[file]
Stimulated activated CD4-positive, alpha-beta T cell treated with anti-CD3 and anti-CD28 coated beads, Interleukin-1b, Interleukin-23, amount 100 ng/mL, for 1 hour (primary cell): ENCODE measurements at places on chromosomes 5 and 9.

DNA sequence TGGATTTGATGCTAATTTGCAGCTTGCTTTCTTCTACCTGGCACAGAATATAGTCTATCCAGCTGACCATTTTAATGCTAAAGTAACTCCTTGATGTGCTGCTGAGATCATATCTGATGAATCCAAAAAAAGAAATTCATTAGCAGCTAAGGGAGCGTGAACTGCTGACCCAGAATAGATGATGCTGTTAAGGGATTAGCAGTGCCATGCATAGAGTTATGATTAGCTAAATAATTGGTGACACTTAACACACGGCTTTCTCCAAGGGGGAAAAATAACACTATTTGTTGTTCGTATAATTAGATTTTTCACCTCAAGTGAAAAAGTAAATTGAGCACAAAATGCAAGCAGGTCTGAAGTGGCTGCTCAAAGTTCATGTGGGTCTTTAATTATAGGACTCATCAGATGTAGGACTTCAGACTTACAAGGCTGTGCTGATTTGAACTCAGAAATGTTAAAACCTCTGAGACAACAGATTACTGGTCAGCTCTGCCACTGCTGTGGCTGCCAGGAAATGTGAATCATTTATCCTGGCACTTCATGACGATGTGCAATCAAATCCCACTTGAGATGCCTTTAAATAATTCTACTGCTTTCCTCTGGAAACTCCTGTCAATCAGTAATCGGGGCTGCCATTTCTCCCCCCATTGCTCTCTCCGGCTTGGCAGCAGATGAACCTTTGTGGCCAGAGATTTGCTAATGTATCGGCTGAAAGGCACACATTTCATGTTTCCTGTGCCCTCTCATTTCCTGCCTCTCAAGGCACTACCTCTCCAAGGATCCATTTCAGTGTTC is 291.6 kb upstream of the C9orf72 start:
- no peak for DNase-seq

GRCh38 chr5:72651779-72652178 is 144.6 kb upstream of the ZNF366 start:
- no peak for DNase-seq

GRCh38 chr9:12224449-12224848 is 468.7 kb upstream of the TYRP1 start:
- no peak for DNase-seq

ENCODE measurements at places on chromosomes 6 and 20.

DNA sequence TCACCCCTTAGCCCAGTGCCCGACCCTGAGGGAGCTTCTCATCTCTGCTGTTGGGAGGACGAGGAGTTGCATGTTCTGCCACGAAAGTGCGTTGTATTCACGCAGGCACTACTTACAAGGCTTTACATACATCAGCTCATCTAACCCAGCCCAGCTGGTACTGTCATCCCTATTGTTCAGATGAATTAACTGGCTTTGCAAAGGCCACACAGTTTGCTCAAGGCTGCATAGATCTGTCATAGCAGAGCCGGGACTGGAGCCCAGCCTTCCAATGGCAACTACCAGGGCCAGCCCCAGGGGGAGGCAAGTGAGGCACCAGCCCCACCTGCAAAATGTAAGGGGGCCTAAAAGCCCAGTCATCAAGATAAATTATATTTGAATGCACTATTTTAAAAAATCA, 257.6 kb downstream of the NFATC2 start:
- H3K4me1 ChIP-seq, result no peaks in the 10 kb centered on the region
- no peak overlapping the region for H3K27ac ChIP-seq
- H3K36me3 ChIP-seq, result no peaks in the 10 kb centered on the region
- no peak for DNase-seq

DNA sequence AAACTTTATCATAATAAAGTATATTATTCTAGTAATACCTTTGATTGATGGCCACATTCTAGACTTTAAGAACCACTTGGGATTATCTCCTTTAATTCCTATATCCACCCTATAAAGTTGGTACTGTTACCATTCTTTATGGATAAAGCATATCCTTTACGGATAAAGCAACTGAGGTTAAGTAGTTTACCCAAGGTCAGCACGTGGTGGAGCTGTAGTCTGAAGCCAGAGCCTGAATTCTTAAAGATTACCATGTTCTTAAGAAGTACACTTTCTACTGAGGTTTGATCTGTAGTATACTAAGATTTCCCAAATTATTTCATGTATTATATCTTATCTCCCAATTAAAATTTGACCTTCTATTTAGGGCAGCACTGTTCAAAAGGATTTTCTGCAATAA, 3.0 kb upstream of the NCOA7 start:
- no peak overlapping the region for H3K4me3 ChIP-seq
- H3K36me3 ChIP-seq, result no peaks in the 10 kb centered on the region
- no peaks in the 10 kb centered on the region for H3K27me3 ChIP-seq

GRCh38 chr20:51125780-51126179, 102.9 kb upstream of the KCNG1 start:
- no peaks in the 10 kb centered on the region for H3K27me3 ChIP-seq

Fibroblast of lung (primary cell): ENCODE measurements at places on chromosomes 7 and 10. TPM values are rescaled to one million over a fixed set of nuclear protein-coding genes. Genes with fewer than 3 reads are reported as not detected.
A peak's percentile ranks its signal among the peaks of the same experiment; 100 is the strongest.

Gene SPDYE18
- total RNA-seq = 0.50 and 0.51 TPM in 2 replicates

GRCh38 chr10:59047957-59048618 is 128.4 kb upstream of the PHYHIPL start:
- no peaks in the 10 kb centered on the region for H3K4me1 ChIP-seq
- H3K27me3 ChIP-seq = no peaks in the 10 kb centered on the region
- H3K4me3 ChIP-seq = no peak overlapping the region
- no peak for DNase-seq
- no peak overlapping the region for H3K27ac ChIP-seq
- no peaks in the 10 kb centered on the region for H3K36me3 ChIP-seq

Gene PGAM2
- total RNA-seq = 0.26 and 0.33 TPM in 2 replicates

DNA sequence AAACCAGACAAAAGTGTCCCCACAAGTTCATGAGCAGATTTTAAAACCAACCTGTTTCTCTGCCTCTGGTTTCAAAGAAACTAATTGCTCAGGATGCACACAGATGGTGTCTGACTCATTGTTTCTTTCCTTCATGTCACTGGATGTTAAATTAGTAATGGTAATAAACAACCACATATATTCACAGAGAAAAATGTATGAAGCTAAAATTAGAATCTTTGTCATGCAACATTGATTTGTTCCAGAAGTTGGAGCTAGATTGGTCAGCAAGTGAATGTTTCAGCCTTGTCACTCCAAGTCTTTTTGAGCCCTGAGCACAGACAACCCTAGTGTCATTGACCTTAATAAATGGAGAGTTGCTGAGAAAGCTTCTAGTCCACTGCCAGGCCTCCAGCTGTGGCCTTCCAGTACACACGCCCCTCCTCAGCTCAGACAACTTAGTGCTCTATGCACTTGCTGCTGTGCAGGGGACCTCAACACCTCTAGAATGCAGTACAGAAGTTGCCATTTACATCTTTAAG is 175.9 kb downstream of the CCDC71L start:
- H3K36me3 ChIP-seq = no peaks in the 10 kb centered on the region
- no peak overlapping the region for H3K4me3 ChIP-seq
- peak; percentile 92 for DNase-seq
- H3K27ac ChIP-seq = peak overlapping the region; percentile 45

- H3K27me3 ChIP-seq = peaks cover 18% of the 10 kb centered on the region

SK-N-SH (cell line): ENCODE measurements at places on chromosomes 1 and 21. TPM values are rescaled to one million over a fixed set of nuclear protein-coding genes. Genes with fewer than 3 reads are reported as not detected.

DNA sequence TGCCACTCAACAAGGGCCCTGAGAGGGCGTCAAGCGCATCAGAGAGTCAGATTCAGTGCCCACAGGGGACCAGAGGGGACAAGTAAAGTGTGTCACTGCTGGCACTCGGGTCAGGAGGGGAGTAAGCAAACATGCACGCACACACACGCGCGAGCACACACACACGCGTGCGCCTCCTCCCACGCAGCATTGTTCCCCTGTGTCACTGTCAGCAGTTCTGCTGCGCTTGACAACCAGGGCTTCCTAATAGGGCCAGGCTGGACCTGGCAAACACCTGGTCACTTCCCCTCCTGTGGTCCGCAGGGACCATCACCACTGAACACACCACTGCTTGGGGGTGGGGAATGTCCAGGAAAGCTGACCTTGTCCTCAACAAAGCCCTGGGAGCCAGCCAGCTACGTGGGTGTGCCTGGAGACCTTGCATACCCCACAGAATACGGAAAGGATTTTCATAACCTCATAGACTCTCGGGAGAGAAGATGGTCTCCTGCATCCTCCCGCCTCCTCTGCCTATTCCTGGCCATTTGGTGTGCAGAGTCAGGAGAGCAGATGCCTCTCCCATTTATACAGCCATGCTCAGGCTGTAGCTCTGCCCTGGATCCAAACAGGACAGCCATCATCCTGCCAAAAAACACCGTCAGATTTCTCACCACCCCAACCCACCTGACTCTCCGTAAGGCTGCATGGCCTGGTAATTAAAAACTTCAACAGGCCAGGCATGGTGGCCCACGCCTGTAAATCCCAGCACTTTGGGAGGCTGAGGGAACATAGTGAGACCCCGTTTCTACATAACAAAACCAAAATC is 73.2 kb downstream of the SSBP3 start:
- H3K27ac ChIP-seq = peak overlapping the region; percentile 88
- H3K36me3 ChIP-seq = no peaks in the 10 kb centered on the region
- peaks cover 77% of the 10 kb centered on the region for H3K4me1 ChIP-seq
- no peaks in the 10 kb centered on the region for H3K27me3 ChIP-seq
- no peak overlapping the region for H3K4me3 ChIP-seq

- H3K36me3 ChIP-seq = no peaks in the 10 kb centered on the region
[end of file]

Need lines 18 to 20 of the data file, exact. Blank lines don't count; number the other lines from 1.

GRCh38 chr20:51125780-51126179, 102.9 kb upstream of the KCNG1 start:
- no peaks in the 10 kb centered on the region for H3K27me3 ChIP-seq

Fibroblast of lung (primary cell): ENCODE measurements at places on chromosomes 7 and 10. TPM values are rescaled to one million over a fixed set of nuclear protein-coding genes. Genes with fewer than 3 reads are reported as not detected.